Hold a Paper Airplane Contest
Calling all paper airplane experts! Start a Paper Airplane Contest in your school and prove just how far and how long your airplanes can fly. It's a fun way to learn about aerodynamics!
- Grades: 1–2, 3–5, 6–8, 9–12
Follow these instructions to hold your own paper airplane contest! Students can participate individually, in teams, or as a class.
Students can choose to build two different types of paper airplanes. One paper airplane should be designed to fly as far as possible. The other paper airplane will need to stay in the air as long as possible.
Before building their paper airplanes, students should research the basics of aerodynamics and flight. Check out our list of books and online teaching resources at the bottom of this page for research materials.
NOTE: Cardboard planes and planes made from paper airplane kits should not be used. The teacher is responsible for checking the materials in the planes to make sure they are made out of only the allowed materials listed below.
Building the Paper Airplanes
- Encourage students to research aerodynamics before they begin designing their own planes. Print out copies of "What Makes Paper Airplanes Fly?" for students to read or provide your own research materials.
- Hand out four 8.5"x11" sheets of copy paper to each competitor or team. The students must use the paper given to them, though they may choose to use one or two sheets per paper airplane.
- Provide the following optional materials for each competitor or team. Explain to the students that the following materials are not required, but may be used if the students desire.
- one standard paper clip
- three inches of tape
- a dab of glue
- three staples
- Allow the students to work on their paper airplanes for as long as you see fit. All competitors should have the same amount of time to complete their airplanes.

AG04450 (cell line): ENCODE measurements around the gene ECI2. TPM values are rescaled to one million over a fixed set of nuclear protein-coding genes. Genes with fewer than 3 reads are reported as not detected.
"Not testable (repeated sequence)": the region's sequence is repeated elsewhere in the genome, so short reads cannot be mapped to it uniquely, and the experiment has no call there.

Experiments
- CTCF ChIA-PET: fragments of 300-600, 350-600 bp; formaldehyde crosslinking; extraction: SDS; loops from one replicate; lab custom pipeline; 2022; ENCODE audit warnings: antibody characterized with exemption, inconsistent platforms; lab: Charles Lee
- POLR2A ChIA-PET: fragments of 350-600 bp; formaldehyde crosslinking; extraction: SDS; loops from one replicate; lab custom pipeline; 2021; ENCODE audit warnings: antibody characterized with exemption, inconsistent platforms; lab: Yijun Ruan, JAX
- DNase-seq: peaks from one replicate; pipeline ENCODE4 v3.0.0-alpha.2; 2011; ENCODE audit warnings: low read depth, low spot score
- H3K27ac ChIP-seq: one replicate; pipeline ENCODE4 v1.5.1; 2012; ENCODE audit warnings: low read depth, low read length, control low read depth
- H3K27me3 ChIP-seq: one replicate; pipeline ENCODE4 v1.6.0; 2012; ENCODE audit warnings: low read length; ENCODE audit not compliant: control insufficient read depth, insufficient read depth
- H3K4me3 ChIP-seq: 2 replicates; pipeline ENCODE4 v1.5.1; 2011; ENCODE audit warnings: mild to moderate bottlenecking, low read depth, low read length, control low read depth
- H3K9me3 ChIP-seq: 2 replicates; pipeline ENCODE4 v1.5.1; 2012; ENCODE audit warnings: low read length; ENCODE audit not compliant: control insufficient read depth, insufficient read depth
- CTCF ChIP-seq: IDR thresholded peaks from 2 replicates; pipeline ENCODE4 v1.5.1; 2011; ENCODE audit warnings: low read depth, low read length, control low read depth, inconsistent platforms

Distance Test Rules
For the distance category, each student throws his or her paper airplane while the teacher records distances in feet and inches. All distances must be measured from the starting line to the point where the plane first touches the ground or floor -- not the final resting place if it slides. Each student has up to three chances to get his or her best distance.
Time in Air Test Rules
For the time in air category, each student throws his or her airplane while the teacher times the flights with an accurate stopwatch. Report the times in seconds and hundredths of a second. (Example: 2.45 seconds.) Each student has up to three chances to get his or her longest "time in air."
Announcing the Winners
When all the results are in, determine two winners: the student or team who makes the airplane that flies the farthest and the student or team who makes the airplane that flies the longest time.
Online Teaching Resources
Use this article about the aerodynamics of paper airplanes to accompany the National Paper Airplane Contest.
Help your students explore the history and science of flight with the National Air and Space Museum! Visit their website for online exhibits about air travel and space exploration, as well as support material for teachers, lesson plans, demonstration ideas, and hands-on activities. Be sure to check out the How Things Fly exhibit before you make your paper airplanes!
Based on the work of flight pioneer Orville Wright, this online text contains his accounts of the first trials and flight of the Wright brothers' airplane, as well as black-and-white photographs.